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McCormick Talks to NewsNation About Mexico’s New President, Ability to Deal With Drug Cartels

June 14, 2024


Gladys McCormick

Gladys McCormick

Claudia Sheinbaum was elected as the first female president in Mexico’s 200-year history last week, signaling a major political and cultural shift, but many fear nothing will change when it comes to Mexican leadership’s ability to deal with powerful organized criminal organizations.

Sheinbaum will take office Oct. 1, replacing outgoing president Andrés Manuel López Obrador, whose hands-off approach to dealing with Mexico’s drug cartels was often viewed as being largely ineffective.

Gladys McCormick, Jay and Debe Moskowitz Endowed Chair in Mexico-U.S. Relations, says because cartels have become so much more dangerous and diversified than when Obrador took office in 2018, Sheinbaum faces a much bigger obstacle in challenging the cartels’ authority.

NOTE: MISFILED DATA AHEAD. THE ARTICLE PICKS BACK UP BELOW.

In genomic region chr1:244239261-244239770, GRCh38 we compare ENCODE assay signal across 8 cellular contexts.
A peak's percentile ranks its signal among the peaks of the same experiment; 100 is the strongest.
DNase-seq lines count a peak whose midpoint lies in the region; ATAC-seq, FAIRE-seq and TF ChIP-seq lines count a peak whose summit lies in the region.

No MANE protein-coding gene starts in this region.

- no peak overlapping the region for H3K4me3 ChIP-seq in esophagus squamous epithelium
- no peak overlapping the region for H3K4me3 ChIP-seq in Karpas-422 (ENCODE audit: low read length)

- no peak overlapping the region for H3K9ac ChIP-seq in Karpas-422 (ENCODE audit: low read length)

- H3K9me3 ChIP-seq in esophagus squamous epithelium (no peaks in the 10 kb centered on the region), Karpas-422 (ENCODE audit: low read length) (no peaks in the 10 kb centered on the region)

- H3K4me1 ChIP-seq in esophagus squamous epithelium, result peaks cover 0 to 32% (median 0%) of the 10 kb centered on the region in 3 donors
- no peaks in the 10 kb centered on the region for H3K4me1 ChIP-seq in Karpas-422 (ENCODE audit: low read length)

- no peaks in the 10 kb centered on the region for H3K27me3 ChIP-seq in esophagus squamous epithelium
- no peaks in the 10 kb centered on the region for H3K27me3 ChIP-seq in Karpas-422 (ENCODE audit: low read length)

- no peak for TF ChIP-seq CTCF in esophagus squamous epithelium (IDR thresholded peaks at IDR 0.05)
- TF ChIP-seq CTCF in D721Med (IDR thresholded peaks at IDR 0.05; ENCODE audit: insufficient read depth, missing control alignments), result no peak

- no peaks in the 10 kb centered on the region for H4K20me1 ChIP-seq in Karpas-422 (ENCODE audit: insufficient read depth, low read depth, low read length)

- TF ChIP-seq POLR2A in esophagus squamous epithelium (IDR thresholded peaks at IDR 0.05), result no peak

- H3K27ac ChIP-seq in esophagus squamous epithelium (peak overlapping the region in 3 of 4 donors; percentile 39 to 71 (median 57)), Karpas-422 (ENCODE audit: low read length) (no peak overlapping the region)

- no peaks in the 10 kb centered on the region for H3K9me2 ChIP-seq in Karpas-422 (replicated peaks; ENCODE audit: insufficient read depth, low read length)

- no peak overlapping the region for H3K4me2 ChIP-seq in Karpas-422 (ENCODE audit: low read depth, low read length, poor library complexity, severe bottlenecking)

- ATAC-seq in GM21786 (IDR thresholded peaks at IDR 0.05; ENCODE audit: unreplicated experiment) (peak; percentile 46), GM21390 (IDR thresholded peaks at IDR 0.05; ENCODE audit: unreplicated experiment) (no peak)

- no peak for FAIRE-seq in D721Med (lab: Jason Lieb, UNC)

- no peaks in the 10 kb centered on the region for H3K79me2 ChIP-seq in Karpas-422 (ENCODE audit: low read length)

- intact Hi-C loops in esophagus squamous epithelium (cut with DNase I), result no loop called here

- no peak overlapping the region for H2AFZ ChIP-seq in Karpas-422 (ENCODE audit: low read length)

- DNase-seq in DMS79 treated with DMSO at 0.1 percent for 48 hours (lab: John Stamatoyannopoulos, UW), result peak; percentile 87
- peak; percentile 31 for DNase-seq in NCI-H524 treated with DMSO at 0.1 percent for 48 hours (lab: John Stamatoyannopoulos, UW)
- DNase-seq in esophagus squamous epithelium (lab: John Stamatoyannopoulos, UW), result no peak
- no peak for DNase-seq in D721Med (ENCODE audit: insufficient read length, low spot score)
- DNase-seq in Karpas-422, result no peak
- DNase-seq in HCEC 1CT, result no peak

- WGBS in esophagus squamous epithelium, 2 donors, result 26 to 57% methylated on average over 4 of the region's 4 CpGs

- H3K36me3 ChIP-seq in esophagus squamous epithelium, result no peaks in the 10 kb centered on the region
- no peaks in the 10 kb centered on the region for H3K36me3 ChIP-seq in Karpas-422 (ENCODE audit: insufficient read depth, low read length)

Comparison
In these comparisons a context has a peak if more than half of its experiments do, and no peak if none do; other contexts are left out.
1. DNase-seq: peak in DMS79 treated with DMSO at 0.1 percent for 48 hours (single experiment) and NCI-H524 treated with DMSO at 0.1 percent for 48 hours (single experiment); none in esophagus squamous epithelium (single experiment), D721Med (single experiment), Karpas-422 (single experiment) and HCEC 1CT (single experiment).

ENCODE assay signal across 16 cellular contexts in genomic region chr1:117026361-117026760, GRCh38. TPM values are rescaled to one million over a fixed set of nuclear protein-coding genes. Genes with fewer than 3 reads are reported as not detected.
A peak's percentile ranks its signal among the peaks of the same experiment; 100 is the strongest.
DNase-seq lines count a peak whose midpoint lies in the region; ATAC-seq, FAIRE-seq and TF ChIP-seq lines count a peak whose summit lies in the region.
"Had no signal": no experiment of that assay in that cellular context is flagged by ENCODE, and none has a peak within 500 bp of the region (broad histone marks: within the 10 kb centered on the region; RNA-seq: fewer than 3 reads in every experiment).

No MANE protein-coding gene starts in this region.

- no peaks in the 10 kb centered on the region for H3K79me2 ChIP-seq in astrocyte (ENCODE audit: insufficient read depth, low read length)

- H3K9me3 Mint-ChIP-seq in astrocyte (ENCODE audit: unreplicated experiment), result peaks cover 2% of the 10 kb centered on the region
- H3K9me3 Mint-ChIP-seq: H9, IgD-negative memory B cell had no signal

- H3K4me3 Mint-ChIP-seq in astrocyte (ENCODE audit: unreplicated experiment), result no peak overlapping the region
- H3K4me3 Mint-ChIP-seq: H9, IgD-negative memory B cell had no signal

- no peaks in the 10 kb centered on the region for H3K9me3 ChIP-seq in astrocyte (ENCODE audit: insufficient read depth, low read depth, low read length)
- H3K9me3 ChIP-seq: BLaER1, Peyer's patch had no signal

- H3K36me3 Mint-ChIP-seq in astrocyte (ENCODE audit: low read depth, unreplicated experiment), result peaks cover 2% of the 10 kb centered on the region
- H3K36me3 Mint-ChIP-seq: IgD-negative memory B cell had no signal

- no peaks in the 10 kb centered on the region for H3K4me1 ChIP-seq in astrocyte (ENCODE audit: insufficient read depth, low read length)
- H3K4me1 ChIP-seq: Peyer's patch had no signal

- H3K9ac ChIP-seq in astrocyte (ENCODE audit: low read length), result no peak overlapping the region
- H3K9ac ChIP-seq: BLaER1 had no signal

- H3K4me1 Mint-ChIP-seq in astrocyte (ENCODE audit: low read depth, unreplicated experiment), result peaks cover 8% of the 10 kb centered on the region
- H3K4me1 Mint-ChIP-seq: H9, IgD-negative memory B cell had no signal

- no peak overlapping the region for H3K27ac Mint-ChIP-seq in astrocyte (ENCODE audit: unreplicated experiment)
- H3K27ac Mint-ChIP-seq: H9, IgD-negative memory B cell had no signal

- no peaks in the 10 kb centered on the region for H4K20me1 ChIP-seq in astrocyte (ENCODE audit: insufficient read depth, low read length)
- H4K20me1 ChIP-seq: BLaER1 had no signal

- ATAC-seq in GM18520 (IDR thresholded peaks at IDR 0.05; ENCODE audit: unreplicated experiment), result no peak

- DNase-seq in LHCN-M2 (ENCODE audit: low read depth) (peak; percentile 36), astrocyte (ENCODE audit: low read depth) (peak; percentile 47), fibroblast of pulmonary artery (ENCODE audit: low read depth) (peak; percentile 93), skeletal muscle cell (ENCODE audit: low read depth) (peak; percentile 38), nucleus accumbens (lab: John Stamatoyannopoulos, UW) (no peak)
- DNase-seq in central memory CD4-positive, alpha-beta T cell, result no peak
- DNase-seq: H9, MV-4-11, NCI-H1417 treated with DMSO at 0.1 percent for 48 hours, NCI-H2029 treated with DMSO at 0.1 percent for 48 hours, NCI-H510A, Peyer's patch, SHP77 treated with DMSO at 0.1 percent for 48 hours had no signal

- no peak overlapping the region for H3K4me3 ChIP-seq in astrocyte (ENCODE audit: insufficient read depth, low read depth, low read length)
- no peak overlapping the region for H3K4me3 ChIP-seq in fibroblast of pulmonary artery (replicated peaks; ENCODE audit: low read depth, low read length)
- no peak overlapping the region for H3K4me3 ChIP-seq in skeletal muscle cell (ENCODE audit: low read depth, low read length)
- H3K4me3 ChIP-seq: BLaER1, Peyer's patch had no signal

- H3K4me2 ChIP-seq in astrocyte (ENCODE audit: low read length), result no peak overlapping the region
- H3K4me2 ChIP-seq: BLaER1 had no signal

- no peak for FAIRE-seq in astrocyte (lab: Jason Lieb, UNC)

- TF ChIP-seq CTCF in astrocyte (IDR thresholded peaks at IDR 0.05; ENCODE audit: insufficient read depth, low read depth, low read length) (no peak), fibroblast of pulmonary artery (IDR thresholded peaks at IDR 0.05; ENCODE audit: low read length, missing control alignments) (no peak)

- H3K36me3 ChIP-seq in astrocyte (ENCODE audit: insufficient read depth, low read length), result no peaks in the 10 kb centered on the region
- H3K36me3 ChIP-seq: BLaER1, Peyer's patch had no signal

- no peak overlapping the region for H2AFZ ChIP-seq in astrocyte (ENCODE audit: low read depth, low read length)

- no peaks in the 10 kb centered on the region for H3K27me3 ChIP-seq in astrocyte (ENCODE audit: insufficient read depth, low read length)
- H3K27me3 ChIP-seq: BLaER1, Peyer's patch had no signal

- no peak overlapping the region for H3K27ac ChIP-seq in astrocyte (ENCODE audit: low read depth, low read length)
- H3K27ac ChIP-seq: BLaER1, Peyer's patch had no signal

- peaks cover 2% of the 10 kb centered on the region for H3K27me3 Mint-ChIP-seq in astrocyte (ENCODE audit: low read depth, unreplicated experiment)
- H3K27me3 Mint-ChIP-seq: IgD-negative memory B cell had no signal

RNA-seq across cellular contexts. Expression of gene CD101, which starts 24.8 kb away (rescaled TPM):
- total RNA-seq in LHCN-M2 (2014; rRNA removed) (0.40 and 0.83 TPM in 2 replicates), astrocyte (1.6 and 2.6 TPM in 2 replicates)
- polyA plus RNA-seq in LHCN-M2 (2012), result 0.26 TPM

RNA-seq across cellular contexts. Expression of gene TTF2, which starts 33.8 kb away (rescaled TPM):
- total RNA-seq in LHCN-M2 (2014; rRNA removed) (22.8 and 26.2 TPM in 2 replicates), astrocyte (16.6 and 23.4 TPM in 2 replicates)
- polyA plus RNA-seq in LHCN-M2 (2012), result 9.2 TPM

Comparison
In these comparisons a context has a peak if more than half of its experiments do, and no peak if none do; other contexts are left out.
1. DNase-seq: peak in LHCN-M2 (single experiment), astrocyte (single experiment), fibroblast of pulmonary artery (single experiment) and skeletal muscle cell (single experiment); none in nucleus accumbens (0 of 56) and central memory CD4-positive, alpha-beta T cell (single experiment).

McCormick says that because of Sheinbaum’s loyalty to López Obrador, the incoming president’s effectiveness in dealing with security issues linked to cartel organizations may be limited. While López Obrador’s popularity allowed him to thrive politically, Sheinbaum will need to cope with the same issues facing Mexico’s residents but in her own way.

“When she comes in, she is inheriting this mess, but she doesn’t necessarily have the charisma that (López Obrador) does,” McCormick says. “So it’s going to be a tall ask.”

Read more in the NewsNation article, “Can Mexico’s new president curtail powerful drug cartels?

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